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★★★★☆

“This show is light-hearted, it's camp, and it's fun....”

Written on: 21/03/2007 by kellinakm (1 review written)

Good Points
The way the ABBA songs fit into the show, entertainment factor, easy light-hearted fun, great for anyone of any age, lots of comedy, ABBA tribute at the end.

Bad Points
Not much depth to the story but that doesn't really matter...

General Comments
This show is light-hearted, it's camp, and it's fun. That's what you should expect from Mamma Mia!, currently showing in London at the Prince of Wales Theatre, just off Shaftsbury Avenue. It's the chick flick of the West End, a blockbuster hit musical that has been a sell-out for nine years. But be warned: if you are looking for something deep and engrossing, you're better off seeing 'Les Miserables' or 'Phantom of the Opera,' as this will not be for you. However, if you like ABBA or just want a fun night out, this is the show to end all shows.



Set on a make-believe Greek island, Donna is the owner of a taverna and mother to 20-year-old Sophie, who is about to wed her fiance Sky. However, before she can get married, Sophie wants to find her real father to give her away at the wedding. Minor problem: she doesn't know who her father is. Donna will not reveal his identity, which prompts Sophie to read her diary from 1979 (year of her birth). In it she finds three potential fathers -- Sam, Harry, and Bill -- all of whom her mother slept with during her summer of love. Sophie decides to use her upcoming wedding to orchestrate the meeting of the three potential candidates who, conveniently, show up without Donna knowing (never mind asking questions such as how she found them or why they all dropped everything to go to a stranger's wedding). The story really gets going when they arrive and find out just why they are there



The set, like the show itself, is rather basic -- there is a Greek taverna which you either get to see the inside or outside of. That's about it. Apart from Donna and Sophie, and the three potential fathers, the cast includes Donna's three sidekick friends who are primarily there for comic relief throughout the show, and a couple of guests from both the bride and groom (basically, enough people to fill up the set and provide backing vocals and choreography).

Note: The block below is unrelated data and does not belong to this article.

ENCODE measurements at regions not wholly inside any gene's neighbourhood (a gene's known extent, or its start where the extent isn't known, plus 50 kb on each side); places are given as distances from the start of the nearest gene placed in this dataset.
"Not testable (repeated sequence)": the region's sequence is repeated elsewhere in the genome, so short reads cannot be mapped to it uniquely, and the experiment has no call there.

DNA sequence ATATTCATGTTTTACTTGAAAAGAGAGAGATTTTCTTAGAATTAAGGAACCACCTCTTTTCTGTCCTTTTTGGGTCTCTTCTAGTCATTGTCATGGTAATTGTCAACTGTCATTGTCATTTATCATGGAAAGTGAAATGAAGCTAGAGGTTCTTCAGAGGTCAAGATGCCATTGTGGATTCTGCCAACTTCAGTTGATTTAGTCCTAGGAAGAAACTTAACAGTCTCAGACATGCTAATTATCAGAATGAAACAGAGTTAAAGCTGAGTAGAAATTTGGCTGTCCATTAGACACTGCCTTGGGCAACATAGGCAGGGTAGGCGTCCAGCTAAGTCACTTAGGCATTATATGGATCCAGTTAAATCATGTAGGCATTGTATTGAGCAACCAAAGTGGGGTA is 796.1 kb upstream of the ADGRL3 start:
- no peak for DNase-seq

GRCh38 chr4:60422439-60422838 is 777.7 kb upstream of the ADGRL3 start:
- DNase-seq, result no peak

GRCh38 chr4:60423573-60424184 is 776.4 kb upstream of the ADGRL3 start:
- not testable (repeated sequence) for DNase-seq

The choreography and costumes are as camp and catchy as the show itself. But that is what makes it so fun to watch. In one scene, during the second interval, Sophie has a dream sequence in which men in scuba diving suits come out dancing in their flippers and snorkels! In another scene, the girls are at Sophie's hen night party and the energy from the dancers is so contagious you feel as if you are amongst the guests celebrating with them. Not to disappoint, the show ends with the cast members turning out hit after hit of ABBA songs. The cast are dressed in tacky neon spandex, lycra and platform boots, reminiscent of a 1970s disco. This is definitely the time for the fans to get up for a dance and sing along, if that's your thing!



The story itself isn't all that enthralling but the real genius of the show, thanks to creator Catherine Johnson, is the incorporation of 22 ABBA songs into the storyline. The songs take on new and hilarious meanings which you would have never thought possible. She is able to turn a seemingly 1970s ABBA tribute into a surprisingly good musical. The prices of seats and a programme are typical of any show you see in the West End -- expect to pay about $50 per person for a reasonably good seat in the circle, and $10 for an accompanying programme. That can seem a little outrageous to be fair, but there are several half price ticket booths surrounding Leicester Square so you can grab yourself a bargain. How 'bout that.





The show is sparkling and downright fun. The combination of ABBA songs into the show creates a wonderful evening of light entertainment. Seventies tackiness mixed with its cheeriness makes it the perfect night out. My my, how can we resist you?!